The Siegel family’s Jay Em Ess Stable paid $125,000 for Declan’s Moon at the 2003 Fasig-Tipton Midlantic yearling sale. He more than paid that back − and fast. Declan’s Moon broke his maiden by five lengths at Del Mar as a juvenile and then went on to win his next four races, including the Grade 1 Hollywood Futurity, in which he locked up his divisional title by beating Breeders’ Cup Juvenile winner Wilko, Champagne winner Proud Accolade, as well as future Kentucky Derby winner Giacomo.

Days after his final stakes win, in the 2005 Santa Catalina in his 3-year-old debut, veterinarians discovered a chip in his left knee, and Declan’s Moon underwent surgery to remove it. But when he came back, he developed a wind problem and never returned to his previous form. Neither Siegel nor Pons thinks Declan’s Moon’s previous wind problem will be an issue in any new career.

“I don’t think he’d ever have to run flat out like he did when he was racing, and that was when it was a problem for him,” Siegel said.
Siegel and her father, Mace, retired Declan’s Moon to the Pons family’s Merryland Farm in June 2008. Since then, Declan’s Moon has been turned out there, Mike Pons said.

“We needed a mascot, if you will, for Merryland Farm, and here was a Maryland-bred Eclipse champion and Malibu Moon’s poster-child in his early years,” Pons said. “So here is the only Eclipse Award winner in Maryland.”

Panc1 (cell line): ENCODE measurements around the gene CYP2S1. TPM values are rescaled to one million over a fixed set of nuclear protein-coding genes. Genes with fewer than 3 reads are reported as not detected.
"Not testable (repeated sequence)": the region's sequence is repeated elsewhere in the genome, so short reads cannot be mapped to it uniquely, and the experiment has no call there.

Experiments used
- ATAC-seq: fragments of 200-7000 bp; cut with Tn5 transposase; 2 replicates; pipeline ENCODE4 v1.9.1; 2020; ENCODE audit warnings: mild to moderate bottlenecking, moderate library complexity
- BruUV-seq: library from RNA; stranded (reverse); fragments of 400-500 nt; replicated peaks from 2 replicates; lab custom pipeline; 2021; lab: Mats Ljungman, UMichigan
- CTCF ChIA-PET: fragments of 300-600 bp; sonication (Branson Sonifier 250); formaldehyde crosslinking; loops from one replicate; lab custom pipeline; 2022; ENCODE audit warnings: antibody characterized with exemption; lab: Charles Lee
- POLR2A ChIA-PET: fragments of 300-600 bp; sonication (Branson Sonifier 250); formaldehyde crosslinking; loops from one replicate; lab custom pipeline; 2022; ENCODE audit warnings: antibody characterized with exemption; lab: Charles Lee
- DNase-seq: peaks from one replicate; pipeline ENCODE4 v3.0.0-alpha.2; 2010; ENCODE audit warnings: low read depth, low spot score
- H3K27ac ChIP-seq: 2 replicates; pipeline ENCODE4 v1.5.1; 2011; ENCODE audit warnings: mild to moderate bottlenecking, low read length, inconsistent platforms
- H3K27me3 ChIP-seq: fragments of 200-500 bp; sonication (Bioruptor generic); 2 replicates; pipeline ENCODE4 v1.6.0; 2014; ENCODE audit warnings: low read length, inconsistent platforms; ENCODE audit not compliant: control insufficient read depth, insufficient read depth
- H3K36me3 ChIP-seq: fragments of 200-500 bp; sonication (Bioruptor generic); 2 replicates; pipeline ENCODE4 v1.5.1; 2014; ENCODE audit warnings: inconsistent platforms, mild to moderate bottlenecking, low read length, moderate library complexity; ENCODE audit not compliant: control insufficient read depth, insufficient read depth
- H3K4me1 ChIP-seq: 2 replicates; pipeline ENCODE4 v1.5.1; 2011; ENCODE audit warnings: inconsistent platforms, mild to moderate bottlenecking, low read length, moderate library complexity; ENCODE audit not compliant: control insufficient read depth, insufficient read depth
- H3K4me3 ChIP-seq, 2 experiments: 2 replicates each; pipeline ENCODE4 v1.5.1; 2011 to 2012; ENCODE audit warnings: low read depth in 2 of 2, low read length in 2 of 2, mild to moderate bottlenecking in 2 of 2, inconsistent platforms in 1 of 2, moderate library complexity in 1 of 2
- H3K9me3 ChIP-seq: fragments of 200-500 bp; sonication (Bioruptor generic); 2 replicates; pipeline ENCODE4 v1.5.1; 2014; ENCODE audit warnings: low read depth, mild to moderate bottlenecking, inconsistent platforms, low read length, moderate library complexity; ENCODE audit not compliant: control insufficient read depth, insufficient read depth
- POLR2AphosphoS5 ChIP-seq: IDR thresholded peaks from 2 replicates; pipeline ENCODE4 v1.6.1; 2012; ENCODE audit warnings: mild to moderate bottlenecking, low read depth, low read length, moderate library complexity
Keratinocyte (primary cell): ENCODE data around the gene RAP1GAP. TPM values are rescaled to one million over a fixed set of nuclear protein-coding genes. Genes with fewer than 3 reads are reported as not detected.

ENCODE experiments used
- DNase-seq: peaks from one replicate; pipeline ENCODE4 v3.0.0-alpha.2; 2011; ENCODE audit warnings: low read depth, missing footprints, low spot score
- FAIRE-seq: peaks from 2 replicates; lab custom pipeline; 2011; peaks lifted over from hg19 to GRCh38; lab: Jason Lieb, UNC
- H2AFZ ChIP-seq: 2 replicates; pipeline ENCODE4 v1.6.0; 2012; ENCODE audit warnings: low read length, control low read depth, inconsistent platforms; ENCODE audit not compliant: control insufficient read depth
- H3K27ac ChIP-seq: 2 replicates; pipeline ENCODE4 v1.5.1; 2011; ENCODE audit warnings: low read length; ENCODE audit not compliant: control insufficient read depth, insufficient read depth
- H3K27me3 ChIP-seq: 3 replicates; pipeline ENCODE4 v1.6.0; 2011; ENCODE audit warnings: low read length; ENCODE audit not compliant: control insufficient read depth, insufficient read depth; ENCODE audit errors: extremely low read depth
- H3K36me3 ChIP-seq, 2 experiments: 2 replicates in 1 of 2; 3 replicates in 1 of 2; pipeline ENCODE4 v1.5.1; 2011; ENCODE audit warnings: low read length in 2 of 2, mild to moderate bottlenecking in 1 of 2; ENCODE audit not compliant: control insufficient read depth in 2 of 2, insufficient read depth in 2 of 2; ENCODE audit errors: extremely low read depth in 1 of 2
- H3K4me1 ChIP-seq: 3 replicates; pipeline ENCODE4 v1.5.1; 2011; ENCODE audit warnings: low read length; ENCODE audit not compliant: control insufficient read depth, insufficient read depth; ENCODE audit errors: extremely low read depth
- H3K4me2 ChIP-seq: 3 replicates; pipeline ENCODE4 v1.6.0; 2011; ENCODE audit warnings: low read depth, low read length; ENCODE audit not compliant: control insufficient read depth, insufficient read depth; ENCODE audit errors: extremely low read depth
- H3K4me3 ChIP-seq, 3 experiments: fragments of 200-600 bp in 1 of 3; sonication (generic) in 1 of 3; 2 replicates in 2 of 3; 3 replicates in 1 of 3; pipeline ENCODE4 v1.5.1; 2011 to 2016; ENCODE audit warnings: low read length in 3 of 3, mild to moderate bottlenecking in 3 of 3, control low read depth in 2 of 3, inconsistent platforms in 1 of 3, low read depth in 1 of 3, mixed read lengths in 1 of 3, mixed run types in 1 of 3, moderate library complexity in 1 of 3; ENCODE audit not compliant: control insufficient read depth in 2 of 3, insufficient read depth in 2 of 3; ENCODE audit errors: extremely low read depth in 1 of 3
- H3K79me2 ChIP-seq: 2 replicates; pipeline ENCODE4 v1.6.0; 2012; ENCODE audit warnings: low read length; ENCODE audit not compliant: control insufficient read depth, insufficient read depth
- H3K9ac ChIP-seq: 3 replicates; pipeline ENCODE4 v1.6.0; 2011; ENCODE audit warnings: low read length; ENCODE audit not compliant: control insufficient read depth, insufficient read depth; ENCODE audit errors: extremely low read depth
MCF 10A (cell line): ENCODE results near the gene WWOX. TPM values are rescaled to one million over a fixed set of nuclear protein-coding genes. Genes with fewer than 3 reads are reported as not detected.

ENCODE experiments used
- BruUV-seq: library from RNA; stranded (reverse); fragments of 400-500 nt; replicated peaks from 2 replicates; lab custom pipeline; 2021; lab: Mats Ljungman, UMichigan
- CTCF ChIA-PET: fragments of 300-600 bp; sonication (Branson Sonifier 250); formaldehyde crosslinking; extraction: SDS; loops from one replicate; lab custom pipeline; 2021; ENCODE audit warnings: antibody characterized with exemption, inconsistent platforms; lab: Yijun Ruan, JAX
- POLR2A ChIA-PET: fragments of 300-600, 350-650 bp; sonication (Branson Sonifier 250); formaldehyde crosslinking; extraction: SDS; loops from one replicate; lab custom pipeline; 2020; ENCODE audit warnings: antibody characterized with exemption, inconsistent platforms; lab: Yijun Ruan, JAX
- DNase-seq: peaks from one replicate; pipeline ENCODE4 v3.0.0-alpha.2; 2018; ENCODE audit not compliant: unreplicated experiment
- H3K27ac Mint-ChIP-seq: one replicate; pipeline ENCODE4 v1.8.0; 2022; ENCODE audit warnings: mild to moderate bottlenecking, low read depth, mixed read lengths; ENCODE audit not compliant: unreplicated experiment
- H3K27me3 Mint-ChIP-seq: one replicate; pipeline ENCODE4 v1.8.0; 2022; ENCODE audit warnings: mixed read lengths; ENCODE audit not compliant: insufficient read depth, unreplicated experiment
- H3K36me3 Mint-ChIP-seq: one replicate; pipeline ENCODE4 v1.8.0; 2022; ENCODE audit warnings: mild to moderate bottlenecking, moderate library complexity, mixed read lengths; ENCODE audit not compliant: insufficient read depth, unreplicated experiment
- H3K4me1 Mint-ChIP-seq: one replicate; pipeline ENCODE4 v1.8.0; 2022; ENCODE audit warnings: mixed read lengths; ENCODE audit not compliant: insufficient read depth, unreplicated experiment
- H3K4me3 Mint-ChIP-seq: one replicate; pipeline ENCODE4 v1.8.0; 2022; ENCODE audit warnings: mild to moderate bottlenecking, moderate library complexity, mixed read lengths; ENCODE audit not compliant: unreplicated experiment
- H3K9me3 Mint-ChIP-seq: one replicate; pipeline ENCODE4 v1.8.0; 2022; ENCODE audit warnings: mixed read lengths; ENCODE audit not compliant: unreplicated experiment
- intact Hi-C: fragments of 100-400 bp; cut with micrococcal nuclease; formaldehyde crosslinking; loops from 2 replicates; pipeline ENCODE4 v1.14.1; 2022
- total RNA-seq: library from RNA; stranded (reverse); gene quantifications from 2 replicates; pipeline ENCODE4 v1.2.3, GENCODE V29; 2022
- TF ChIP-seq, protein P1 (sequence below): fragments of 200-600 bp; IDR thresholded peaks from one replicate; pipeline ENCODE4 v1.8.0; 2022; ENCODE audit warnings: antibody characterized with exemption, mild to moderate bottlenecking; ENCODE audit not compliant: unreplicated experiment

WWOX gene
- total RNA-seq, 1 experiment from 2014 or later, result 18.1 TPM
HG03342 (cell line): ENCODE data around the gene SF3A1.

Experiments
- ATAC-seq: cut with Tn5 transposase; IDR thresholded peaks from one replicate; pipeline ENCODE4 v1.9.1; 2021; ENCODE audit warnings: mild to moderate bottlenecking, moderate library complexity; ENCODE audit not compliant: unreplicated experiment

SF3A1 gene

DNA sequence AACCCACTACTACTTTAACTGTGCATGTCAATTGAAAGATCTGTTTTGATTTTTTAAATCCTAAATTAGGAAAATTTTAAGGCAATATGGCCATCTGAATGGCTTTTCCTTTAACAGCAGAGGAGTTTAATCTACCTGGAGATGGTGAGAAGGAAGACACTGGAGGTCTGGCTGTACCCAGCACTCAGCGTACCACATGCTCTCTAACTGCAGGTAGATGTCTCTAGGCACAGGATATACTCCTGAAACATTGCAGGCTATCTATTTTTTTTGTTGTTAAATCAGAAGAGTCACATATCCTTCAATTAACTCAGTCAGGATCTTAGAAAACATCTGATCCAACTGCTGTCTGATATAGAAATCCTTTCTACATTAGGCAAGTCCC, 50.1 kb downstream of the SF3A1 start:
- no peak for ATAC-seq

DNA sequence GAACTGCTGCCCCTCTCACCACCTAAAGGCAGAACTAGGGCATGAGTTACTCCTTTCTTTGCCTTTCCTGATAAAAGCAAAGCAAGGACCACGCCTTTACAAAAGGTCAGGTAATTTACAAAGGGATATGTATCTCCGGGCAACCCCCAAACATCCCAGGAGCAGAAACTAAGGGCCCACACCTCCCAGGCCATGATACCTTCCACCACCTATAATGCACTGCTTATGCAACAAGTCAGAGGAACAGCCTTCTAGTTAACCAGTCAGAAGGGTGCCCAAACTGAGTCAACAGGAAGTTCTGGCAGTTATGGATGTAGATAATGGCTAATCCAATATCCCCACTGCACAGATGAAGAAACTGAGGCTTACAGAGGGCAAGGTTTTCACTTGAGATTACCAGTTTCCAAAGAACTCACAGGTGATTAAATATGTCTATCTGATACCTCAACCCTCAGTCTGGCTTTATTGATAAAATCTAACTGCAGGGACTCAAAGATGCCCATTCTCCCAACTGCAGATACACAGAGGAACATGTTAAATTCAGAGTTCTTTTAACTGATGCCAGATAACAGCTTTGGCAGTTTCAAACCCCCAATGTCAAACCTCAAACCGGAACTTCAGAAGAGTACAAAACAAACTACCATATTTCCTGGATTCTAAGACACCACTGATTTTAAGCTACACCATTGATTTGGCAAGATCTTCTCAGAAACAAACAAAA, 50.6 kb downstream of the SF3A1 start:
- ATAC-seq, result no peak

Declan’s Moon was turned out with what Pons called “our version of the Gas House Gang, with Perfect Moon and some other Malibu Moons that have raced for us over the years and done well. He’d earned his spot.”

When the Ponses approached Siegel about putting Declan’s Moon in the 100-Day Challenge, she was enthusiastic and agreed he might enjoy having a job again.

During his retirement, the Ponses occasionally had tried to ride Declan’s Moon, Mike Pons said, but without much success.

“It seemed like he had that call to the post in the back of his mind, and if you tried to introduce him to a jump or anything, he’d just want to take off like he was at Santa Anita again,” Pons said. “I told Steuart, ‘Here’s the most famous of your horses, but it might be more difficult than you think.’ But we thought he’s the only Eclipse Award winner here in the state, and what a great opportunity to showcase what Thoroughbreds can do. He’s plenty smart enough. He can figure it all out.”

So far, so good, said Pittman, who started riding Declan’s Moon on Dec. 3.

“When I got on him for the first time, he was a good boy,” Pittman said. “I wasn’t sure, because he’s quite studdish for a gelding. We couldn’t even catch him when I went to look at him with Josh Pons. But he let me on him, and we trotted around, and he’s really a cool horse. He’s really got an unusual air about him that he thinks he’s regal. He floats around everywhere he goes, posing.”

Said Pons: “I think there will be people who would go to shows just to see him. And that’s what the program needs, a headliner. I’m so grateful for Samantha and Josh saying, ‘We’ve got somebody who’d be perfect.’ ”